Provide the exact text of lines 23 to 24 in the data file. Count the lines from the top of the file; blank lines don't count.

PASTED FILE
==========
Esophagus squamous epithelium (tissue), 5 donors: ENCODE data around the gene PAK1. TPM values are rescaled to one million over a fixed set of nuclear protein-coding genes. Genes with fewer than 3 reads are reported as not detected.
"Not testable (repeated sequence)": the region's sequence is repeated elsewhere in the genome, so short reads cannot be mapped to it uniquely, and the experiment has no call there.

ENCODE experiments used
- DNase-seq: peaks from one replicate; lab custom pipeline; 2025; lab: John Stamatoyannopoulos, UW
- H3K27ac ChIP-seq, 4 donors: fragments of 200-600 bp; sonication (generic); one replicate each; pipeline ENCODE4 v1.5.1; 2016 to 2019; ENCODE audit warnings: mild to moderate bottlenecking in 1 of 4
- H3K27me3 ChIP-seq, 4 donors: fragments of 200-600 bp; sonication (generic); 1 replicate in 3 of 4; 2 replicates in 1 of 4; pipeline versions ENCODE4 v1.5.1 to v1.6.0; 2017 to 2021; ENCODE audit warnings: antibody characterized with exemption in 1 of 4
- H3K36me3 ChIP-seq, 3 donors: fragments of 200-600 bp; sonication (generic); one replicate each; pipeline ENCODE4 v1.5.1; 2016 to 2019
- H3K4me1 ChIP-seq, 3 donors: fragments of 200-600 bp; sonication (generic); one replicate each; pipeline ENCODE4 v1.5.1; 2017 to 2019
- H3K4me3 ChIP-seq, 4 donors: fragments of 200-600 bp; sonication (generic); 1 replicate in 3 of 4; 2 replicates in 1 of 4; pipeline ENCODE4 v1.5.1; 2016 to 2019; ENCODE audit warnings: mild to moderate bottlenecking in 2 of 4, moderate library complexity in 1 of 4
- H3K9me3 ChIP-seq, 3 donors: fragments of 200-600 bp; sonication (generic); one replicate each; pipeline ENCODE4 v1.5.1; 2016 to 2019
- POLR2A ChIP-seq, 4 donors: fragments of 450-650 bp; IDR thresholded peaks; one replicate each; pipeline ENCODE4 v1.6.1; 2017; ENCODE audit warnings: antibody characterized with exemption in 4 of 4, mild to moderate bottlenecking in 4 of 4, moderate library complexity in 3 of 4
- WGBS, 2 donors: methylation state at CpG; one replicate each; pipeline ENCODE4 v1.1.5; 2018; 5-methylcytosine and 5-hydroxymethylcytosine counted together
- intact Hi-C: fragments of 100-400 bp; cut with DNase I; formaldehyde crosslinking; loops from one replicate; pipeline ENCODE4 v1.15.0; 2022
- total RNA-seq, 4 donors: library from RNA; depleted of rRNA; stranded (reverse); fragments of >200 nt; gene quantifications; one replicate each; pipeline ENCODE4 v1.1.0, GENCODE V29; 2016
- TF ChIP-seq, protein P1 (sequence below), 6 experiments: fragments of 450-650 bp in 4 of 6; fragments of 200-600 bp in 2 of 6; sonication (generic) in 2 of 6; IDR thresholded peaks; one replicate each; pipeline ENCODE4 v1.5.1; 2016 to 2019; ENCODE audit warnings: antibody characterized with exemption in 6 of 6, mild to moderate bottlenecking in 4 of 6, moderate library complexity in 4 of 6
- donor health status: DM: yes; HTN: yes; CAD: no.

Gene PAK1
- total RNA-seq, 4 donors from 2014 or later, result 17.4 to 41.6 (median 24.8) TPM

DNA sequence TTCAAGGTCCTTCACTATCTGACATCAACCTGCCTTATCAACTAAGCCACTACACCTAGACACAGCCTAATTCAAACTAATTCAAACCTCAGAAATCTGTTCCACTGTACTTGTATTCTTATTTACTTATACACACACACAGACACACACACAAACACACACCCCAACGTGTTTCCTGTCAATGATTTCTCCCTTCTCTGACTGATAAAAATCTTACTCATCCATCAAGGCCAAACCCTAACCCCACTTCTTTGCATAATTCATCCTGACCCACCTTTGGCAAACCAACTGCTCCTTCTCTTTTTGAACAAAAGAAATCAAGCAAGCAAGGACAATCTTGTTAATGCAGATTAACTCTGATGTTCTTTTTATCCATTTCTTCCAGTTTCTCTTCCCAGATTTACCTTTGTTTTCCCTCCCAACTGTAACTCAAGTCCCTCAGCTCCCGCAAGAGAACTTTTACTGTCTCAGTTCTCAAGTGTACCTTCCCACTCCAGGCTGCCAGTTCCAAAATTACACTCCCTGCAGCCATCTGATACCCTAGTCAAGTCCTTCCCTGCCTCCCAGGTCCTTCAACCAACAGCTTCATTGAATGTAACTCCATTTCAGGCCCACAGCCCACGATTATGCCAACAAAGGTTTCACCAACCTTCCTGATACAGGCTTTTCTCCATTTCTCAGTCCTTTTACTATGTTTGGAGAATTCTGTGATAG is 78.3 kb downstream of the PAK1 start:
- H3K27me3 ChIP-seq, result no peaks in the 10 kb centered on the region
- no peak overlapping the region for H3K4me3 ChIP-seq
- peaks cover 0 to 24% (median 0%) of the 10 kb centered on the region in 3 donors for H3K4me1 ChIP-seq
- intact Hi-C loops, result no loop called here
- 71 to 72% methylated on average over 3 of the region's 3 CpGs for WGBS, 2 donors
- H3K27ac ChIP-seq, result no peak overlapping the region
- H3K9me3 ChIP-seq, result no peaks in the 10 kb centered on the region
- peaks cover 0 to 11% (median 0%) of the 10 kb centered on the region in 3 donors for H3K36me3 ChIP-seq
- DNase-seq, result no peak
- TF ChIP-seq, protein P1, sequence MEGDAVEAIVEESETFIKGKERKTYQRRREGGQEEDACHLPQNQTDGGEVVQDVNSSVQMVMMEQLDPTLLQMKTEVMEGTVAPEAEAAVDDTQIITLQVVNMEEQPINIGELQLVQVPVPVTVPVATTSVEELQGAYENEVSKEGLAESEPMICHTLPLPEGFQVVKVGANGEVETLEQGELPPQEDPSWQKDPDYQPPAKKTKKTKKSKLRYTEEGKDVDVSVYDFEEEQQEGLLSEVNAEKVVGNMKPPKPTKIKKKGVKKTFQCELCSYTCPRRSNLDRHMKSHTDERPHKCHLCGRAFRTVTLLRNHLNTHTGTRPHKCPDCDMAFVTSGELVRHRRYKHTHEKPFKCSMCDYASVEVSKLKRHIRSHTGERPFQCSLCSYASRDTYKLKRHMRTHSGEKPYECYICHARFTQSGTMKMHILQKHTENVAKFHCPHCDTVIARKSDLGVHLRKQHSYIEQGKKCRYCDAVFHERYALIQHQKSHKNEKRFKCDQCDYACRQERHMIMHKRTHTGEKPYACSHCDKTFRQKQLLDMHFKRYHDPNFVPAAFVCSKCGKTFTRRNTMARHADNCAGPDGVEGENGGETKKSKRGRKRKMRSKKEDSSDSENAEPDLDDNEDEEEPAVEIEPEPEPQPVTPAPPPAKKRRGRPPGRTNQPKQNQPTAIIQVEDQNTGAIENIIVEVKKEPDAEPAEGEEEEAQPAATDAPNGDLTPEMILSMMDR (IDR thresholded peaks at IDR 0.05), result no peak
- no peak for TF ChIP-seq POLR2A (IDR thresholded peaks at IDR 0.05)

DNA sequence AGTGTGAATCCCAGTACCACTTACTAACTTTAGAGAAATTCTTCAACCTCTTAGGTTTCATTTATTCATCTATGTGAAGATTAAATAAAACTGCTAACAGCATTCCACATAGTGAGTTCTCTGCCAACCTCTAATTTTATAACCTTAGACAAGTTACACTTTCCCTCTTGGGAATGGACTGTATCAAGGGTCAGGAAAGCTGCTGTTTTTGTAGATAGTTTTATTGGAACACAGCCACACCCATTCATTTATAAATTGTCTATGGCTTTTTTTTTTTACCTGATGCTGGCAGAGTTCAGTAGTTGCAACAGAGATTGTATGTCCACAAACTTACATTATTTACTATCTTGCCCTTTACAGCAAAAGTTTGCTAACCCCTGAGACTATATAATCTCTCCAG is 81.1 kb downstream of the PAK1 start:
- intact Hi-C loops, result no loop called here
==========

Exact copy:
- intact Hi-C loops, result no loop called here
- 71 to 72% methylated on average over 3 of the region's 3 CpGs for WGBS, 2 donors